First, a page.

The N&O recently wrote, for example, that the “middle is a dangerous place”.
With our politics particularly polarized, it is increasingly difficult to be in the middle. Take 8th District Democratic Congressman Larry Kissell of Biscoe. Although he is the first Democrat to hold the seat in a decade, he had a stiffer-than-expected challenge in the Democratic primary because he voted against the health care legislation.
It’s true that Democrats that helped elect Kissell are frustrated that he would vote against health reform. The larger problem is not his vote, but his prevarication.
In statements, editorials, and campaign mailers he continues to misrepresent reform. When pressed, he changes his justifications for voting against reform.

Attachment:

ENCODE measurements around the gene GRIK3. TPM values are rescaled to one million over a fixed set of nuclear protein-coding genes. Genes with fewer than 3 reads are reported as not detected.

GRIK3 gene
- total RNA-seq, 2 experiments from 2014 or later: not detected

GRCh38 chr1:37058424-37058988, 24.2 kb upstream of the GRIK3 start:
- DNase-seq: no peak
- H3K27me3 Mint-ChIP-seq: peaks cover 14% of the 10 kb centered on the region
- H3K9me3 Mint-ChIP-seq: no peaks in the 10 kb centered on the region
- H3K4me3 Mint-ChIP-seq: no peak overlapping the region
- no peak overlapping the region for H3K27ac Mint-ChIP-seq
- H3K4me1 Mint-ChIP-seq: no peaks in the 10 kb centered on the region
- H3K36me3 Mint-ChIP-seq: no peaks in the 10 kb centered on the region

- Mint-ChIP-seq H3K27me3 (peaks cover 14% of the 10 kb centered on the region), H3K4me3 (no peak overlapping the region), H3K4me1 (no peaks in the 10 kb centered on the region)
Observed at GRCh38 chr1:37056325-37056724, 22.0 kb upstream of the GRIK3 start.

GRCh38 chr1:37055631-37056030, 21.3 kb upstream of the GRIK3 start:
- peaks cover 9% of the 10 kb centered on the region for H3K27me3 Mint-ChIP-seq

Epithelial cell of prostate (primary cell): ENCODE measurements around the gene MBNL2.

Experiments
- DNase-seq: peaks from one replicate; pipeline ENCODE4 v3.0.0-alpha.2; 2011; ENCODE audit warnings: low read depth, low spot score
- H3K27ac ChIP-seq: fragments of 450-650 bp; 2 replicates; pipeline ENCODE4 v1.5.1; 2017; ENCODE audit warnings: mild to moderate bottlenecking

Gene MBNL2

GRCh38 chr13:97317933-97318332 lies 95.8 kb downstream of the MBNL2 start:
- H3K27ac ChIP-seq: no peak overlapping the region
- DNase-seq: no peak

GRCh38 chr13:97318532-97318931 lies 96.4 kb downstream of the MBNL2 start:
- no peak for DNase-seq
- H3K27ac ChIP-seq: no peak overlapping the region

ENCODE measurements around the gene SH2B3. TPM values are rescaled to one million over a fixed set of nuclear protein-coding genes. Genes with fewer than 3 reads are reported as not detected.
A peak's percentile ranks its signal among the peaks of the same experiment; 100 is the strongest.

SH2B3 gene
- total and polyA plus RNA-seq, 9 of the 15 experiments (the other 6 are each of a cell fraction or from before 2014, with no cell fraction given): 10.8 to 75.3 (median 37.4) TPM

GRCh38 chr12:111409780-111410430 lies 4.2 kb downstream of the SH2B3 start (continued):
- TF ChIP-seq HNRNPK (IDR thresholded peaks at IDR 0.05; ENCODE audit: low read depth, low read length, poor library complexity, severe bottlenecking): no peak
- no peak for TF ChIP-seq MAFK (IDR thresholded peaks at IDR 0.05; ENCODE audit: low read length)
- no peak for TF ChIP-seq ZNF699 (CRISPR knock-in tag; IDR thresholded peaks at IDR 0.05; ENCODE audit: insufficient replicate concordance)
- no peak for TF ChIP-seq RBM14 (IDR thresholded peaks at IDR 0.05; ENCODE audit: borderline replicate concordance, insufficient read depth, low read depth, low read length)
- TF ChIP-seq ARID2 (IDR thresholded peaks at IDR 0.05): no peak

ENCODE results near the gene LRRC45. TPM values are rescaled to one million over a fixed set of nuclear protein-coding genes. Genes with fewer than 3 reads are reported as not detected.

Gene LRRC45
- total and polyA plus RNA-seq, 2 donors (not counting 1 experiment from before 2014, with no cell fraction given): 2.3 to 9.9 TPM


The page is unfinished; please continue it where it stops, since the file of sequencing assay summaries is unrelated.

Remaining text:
He says that he does not want to cut Medicare. But he will not specify what Medicare provision in the bill he opposes. Is it the gradual reductions in Medicare Advantage benchmarks to reduce overpayments in high cost areas like Miami and Los Angeles? Is it the alteration of market basket updates that the Obama administration negotiated with hospitals? That’s the bulk of Medicare changes. Which one of these two provisions will cause seniors to choose between food and medical care?
If Kissell simply said that he canvassed his district and found that even after correcting the misinformation his constituents oppose reform — then his vote would draw less opposition. I could certainly accept that explanation.
The problem is that Kissell isn’t providing an honest defense of his vote. That’s the behavior some people have come to expect from typical politicians. But a typical politician is not what Kissell supporters thought they were getting.